Lawyerization of the engineering and construction industry

Roger Owers, Samuel Ariaratnam, Daniel Armstrong

Research output: Contribution to journalArticlepeer-review

2 Scopus citations


Lawyerization has become more and more prevalent in the engineering and construction industry. Some would argue the merits of firms' retaining lawyers on staff as providing cost savings on projects through averting potential litigation. Others view lawyers as increasing project costs due to increased overhead. Therefore, it is important to understand the pros and cons of lawyerization as viewed by the contractor, designer, owner, manufacturer, and supplier. This paper discusses the current role of lawyers in the engineering and construction industry and examines the factors that contribute to the lawyerization of the industry.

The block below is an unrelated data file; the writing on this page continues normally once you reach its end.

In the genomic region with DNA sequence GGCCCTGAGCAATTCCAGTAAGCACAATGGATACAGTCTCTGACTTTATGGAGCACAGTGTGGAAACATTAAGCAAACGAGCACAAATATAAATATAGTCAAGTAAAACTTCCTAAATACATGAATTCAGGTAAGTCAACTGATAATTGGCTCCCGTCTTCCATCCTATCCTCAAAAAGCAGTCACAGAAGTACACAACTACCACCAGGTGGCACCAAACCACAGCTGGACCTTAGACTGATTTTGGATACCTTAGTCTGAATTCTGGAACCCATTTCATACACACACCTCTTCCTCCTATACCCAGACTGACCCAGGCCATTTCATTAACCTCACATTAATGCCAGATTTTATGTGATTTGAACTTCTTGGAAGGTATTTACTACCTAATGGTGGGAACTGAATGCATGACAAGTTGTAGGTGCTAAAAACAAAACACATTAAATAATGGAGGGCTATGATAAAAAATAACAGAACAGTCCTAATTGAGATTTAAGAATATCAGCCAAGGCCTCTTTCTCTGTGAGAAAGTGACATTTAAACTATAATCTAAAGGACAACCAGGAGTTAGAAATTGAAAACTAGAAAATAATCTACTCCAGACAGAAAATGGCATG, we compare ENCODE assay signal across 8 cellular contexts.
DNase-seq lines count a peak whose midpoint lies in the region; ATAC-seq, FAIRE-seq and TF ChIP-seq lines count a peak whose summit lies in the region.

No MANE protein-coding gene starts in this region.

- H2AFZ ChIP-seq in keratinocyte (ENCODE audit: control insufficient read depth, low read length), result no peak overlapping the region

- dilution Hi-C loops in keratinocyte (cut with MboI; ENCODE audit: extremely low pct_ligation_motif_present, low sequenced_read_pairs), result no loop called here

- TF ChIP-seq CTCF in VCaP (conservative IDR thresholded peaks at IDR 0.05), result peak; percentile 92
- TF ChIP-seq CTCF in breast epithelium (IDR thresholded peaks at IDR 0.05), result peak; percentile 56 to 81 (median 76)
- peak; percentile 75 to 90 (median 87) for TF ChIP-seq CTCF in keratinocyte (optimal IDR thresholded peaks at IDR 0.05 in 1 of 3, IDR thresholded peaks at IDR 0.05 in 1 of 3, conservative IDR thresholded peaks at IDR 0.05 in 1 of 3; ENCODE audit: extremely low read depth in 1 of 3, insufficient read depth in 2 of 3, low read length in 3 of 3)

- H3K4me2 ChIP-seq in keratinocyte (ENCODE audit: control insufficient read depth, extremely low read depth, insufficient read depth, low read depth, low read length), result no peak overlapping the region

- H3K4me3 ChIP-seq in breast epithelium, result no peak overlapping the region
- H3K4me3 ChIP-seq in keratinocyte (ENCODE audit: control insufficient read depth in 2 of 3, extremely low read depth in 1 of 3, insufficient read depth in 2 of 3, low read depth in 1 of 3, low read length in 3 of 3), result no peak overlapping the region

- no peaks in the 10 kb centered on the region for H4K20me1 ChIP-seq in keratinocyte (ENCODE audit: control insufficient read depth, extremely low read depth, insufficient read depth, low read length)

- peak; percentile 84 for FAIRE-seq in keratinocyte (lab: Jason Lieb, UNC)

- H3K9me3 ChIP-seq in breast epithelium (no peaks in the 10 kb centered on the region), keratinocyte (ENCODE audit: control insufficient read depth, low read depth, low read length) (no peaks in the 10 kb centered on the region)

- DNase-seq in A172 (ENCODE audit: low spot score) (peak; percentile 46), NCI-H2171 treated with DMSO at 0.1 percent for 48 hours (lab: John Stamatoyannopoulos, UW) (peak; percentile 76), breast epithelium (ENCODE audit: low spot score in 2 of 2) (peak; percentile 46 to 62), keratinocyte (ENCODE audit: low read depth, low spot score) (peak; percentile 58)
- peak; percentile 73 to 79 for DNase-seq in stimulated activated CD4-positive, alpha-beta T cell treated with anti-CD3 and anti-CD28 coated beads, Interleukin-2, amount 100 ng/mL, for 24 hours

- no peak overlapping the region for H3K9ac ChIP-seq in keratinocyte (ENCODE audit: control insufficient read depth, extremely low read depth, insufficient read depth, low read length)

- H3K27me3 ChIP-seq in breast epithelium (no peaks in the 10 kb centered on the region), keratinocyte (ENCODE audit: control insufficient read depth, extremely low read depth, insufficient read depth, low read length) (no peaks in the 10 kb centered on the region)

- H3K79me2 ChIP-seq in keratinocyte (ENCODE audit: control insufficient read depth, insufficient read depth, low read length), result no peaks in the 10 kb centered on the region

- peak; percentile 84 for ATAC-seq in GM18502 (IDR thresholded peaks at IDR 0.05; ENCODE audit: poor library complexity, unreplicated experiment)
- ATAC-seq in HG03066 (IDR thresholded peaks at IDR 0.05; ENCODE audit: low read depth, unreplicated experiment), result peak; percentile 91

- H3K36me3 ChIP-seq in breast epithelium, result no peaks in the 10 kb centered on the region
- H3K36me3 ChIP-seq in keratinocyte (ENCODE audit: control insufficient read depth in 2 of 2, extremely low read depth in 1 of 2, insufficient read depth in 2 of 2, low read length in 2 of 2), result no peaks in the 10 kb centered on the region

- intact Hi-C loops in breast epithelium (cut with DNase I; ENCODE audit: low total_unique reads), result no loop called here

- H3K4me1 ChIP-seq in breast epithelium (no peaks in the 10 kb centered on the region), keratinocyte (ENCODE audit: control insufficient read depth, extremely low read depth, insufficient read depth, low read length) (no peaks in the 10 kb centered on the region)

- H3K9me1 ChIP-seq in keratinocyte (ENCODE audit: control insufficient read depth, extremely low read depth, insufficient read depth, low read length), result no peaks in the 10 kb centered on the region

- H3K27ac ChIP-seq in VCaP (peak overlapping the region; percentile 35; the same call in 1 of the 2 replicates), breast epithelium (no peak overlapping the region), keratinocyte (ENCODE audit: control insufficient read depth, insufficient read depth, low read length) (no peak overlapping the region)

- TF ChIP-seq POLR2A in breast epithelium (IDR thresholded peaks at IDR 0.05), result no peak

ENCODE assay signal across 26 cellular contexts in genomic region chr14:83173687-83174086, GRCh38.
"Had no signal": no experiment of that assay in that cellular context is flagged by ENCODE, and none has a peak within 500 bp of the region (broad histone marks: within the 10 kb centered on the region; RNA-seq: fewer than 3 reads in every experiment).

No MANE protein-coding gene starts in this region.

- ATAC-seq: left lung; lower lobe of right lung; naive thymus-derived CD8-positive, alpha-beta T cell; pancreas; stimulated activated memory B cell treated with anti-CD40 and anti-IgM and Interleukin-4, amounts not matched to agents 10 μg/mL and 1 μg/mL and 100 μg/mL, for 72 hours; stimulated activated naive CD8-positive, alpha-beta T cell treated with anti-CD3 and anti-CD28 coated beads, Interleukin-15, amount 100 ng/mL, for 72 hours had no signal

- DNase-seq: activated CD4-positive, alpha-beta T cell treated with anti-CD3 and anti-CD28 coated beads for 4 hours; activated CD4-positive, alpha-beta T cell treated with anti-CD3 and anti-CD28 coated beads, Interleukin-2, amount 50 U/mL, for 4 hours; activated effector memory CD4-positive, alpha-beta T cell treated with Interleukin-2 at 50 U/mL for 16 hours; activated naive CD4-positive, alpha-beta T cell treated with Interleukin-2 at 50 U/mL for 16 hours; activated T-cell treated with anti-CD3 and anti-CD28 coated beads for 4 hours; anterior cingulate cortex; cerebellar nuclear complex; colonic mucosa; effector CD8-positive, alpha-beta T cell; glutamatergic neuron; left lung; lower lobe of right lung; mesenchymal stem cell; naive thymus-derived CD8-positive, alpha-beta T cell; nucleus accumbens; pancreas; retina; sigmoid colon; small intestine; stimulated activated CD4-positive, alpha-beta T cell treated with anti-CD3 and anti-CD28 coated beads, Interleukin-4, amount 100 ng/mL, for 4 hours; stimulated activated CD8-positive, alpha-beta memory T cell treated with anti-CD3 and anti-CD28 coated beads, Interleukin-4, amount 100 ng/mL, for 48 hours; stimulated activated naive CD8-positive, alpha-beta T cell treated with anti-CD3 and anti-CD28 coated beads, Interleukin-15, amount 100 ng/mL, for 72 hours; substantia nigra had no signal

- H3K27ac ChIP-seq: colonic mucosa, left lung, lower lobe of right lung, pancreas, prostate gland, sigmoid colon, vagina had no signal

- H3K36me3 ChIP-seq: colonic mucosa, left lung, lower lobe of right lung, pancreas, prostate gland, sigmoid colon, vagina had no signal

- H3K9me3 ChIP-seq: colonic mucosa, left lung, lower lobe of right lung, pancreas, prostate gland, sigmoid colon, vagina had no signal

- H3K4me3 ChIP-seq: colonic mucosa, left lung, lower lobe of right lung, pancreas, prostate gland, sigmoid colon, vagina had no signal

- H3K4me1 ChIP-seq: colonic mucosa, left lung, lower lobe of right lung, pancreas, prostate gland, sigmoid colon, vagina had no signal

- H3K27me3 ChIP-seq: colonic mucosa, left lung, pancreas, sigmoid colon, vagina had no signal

Original languageEnglish (US)
Pages (from-to)134-142
Number of pages9
JournalJournal of Professional Issues in Engineering Education and Practice
Issue number2
StatePublished - Mar 26 2007


  • Claims
  • Construction industry
  • Legal factors
  • Litigation

ASJC Scopus subject areas

  • Civil and Structural Engineering
  • Industrial relations
  • Strategy and Management


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